Vijay Shankar

National Institute of Technology Hamirpur, India

Title: Effect of plant parameters on moisture uptake based irrigation scheduling


Vijay Shankar completed PhD from IIT Roorkee in 2007 and presently working as Associate Professor at Department of Civil Engineering, NIT Hamirpur. He has published more than 40 papers in reputed journals and international and national conference proceedings.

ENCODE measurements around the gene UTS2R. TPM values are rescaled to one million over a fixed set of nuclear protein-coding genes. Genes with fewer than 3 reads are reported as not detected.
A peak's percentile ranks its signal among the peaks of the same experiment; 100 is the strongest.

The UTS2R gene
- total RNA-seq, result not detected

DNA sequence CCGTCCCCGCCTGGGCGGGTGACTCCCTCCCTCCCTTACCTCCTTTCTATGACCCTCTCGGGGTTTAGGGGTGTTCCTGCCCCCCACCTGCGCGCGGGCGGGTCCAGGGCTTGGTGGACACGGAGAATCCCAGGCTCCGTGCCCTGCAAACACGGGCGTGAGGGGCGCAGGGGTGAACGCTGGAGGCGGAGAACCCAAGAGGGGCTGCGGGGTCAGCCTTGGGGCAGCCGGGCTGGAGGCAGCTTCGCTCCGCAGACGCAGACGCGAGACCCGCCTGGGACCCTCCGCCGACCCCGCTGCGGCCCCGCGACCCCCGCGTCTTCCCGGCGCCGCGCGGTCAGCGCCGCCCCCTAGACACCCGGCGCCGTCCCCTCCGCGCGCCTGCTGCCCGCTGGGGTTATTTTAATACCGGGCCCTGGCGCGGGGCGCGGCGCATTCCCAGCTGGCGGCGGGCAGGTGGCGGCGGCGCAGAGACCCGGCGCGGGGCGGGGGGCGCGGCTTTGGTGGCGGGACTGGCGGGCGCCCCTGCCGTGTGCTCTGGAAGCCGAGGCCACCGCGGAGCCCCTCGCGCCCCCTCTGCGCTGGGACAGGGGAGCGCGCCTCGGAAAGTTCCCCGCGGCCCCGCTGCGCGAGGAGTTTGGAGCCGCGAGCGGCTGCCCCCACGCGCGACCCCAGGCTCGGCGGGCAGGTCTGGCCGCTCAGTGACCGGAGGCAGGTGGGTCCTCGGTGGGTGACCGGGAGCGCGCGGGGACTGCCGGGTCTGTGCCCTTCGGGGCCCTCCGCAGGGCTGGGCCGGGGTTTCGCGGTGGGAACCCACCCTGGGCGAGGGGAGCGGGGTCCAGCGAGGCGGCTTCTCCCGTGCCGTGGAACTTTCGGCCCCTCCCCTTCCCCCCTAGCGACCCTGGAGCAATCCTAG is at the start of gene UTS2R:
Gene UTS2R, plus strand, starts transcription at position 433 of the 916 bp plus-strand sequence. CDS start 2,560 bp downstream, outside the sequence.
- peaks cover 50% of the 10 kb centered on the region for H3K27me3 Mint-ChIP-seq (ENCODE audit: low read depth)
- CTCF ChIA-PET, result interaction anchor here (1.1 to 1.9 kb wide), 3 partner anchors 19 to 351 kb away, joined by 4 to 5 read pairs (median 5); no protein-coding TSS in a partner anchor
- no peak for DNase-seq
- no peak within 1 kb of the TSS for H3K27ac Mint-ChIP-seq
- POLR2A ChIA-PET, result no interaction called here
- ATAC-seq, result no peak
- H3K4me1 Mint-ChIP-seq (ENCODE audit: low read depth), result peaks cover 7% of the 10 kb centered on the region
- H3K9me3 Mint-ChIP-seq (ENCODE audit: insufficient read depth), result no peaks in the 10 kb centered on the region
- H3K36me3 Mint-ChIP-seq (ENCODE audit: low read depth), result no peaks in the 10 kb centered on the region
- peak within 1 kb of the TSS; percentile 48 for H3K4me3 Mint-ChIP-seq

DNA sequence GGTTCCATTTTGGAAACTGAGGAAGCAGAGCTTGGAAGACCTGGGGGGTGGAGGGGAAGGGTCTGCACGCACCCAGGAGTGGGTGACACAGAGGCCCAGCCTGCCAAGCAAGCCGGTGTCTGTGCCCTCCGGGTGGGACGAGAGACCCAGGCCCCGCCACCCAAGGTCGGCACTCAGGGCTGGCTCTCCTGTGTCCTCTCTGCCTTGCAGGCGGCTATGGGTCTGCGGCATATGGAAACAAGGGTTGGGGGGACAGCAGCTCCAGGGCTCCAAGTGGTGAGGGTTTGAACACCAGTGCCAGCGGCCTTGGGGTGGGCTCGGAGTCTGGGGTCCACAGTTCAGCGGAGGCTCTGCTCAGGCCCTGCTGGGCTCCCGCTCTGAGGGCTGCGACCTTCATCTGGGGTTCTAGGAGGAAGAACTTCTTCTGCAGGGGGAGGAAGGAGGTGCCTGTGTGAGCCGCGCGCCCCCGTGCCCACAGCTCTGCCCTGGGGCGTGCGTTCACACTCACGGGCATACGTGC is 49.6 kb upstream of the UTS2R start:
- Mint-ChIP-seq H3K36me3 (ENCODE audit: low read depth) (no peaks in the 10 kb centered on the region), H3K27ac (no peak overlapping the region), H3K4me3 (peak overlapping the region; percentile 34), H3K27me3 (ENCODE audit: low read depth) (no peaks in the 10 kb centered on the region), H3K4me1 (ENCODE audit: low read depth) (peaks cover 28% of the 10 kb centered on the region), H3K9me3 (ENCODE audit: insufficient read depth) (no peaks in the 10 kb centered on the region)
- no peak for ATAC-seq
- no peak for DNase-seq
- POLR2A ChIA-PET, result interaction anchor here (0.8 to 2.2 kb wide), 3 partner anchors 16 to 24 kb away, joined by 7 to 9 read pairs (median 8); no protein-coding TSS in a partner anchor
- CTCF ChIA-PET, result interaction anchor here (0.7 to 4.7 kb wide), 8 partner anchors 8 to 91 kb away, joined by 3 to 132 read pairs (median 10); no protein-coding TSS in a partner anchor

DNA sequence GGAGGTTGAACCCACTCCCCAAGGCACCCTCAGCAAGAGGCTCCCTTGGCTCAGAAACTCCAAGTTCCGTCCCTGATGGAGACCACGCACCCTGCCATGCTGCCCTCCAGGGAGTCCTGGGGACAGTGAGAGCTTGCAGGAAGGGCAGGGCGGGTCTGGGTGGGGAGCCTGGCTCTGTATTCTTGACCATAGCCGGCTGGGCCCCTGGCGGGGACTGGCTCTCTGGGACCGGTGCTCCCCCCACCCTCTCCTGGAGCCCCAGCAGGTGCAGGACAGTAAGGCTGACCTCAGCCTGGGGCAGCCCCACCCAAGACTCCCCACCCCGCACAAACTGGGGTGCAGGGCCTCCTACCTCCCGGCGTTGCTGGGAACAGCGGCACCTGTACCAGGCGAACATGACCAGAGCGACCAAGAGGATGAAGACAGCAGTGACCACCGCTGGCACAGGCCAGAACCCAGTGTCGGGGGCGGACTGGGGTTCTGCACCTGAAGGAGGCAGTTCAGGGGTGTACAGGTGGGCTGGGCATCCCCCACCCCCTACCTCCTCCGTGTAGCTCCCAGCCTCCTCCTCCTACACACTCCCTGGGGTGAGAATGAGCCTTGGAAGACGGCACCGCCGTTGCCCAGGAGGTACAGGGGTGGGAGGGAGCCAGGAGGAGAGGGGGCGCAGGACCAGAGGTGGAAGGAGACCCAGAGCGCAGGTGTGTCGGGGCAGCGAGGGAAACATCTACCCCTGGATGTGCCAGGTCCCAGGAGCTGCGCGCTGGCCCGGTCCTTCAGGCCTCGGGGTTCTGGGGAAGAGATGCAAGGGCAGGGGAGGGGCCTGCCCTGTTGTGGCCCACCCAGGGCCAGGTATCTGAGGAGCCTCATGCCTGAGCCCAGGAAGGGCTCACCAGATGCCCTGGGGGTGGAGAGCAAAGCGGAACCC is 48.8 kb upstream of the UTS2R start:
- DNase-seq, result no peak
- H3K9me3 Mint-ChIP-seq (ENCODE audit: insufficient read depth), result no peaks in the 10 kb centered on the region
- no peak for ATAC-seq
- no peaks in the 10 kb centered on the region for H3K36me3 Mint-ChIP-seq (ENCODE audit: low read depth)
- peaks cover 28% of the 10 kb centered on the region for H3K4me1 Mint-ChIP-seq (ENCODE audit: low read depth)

Improved irrigation water management requires precise scheduling of irrigation, which in turn requires an accurate computation of daily crop water use. Crop water use is dependent on soil moisture uptake by plants. Moisture uptake based irrigation scheduling necessitates modeling the water movement in the cropped soil by formulating a numerical model solving the moisture flow equation in the unsaturated soil coupled with a sink term representing moisture uptake by plants. In the present study a numerical model, based on a mass conservative, fully implicit finite difference scheme has been formulated, wherein Richards equation coupled with a non-linear root water uptake term has been subjected to appropriate boundary conditions. The model yields spatial distribution of pressure head and moisture content at successive advancing times in the soil. From the model computed moisture contents, the moisture depletion values at different zones of crop root at different times are computed by numerical integration. The input data required for prediction of soil moisture uptake by plants includes soil parameters, plant parameters and meteorological parameters to compute evapotranspiration. Field experiments under controlled conditions on a crop “Maize” were performed at Semi-arid and hill-temperate agro-climates of Roorkee and Hamirpur respectively. Study focuses on effect of different plant parameters on moisture uptake prediction. Investigations reveal that measured plant parameters i.e., root length, leaf area index and plant height, are insufficient to accurately predict moisture depletion in upper and lower layers of root zone. This results in improper irrigation schedules. Study puts forward plant parameters which have potential to accurately predict moisture uptake in entire crop root zone and optimised irrigation schedules.